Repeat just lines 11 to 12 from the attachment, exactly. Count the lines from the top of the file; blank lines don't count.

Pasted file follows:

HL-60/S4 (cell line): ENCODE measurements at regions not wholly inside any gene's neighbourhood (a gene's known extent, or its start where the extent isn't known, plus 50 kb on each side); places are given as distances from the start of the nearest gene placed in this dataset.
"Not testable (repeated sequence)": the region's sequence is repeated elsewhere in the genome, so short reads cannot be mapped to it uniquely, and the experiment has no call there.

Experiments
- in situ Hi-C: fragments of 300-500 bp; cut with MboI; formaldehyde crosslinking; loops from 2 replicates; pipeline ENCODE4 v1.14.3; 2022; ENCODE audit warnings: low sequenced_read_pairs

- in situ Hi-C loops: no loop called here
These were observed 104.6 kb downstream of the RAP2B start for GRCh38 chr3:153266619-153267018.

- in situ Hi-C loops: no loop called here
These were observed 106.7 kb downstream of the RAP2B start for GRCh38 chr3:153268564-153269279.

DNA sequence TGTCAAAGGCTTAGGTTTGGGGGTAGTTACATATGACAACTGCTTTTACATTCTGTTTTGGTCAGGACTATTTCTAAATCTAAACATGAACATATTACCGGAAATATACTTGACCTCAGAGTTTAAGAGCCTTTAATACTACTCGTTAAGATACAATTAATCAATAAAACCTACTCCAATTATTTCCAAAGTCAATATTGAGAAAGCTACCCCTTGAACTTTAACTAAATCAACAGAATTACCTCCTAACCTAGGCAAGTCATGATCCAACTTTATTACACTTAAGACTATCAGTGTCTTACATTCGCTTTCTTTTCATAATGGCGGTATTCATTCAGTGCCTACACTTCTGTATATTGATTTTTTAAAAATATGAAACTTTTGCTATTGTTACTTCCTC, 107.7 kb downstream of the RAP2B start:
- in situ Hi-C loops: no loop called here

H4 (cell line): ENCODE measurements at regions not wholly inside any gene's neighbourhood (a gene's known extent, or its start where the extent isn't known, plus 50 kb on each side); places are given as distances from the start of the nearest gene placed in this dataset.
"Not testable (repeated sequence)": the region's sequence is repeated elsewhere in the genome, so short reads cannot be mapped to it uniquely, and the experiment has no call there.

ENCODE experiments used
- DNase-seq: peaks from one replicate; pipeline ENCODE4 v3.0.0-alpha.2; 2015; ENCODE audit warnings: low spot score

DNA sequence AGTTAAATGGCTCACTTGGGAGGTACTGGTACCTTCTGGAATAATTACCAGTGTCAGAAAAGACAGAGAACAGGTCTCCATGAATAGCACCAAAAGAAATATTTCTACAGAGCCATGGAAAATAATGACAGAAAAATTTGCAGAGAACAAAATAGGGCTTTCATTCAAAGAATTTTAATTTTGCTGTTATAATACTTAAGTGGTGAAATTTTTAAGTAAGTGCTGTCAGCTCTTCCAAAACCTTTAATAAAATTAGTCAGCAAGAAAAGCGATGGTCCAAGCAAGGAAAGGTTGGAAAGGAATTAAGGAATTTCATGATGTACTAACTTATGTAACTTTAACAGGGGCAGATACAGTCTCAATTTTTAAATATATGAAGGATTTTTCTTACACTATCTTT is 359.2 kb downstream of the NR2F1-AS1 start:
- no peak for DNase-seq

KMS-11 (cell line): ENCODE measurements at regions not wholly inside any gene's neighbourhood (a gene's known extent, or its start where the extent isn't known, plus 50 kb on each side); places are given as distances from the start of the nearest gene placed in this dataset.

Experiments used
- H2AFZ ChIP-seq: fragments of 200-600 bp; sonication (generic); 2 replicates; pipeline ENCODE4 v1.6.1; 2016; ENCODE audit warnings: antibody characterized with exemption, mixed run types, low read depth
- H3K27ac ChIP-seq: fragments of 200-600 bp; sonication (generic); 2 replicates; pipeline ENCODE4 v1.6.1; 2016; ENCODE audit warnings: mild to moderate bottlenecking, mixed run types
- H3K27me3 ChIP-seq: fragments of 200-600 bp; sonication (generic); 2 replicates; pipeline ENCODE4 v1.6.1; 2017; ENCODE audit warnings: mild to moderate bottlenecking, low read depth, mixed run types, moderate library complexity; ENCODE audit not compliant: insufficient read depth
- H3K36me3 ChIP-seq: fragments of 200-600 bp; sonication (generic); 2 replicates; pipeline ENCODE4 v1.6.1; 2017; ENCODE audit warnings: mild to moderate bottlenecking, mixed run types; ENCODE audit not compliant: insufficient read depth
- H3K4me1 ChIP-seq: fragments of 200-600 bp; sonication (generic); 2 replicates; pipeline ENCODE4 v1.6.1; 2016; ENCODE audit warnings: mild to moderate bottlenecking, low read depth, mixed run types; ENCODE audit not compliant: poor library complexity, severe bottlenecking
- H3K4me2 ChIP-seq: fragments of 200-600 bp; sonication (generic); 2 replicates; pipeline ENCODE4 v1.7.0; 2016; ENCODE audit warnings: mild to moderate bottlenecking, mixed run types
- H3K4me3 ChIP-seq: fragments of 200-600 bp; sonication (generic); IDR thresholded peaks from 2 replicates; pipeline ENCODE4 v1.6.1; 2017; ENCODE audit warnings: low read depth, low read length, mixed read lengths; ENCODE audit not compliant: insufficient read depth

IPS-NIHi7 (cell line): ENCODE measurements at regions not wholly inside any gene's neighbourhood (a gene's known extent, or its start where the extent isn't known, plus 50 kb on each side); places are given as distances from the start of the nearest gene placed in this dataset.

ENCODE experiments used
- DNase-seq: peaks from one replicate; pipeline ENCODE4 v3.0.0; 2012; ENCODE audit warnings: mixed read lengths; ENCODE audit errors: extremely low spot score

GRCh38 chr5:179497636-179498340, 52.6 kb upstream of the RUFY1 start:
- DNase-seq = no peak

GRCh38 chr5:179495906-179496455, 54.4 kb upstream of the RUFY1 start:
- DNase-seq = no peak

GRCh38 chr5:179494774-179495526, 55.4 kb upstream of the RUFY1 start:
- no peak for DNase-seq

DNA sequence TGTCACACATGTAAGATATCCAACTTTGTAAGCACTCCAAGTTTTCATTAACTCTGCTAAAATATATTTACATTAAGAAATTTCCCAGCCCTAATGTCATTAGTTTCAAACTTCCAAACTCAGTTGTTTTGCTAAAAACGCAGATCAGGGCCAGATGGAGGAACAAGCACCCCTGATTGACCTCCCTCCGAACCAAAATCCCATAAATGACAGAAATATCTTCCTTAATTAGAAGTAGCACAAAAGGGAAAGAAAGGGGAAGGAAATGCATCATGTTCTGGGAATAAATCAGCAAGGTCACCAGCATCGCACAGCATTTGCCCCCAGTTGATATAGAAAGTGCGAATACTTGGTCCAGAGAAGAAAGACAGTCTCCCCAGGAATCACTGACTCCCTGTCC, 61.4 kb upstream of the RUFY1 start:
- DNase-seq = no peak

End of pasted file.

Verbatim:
H4 (cell line): ENCODE measurements at regions not wholly inside any gene's neighbourhood (a gene's known extent, or its start where the extent isn't known, plus 50 kb on each side); places are given as distances from the start of the nearest gene placed in this dataset.
"Not testable (repeated sequence)": the region's sequence is repeated elsewhere in the genome, so short reads cannot be mapped to it uniquely, and the experiment has no call there.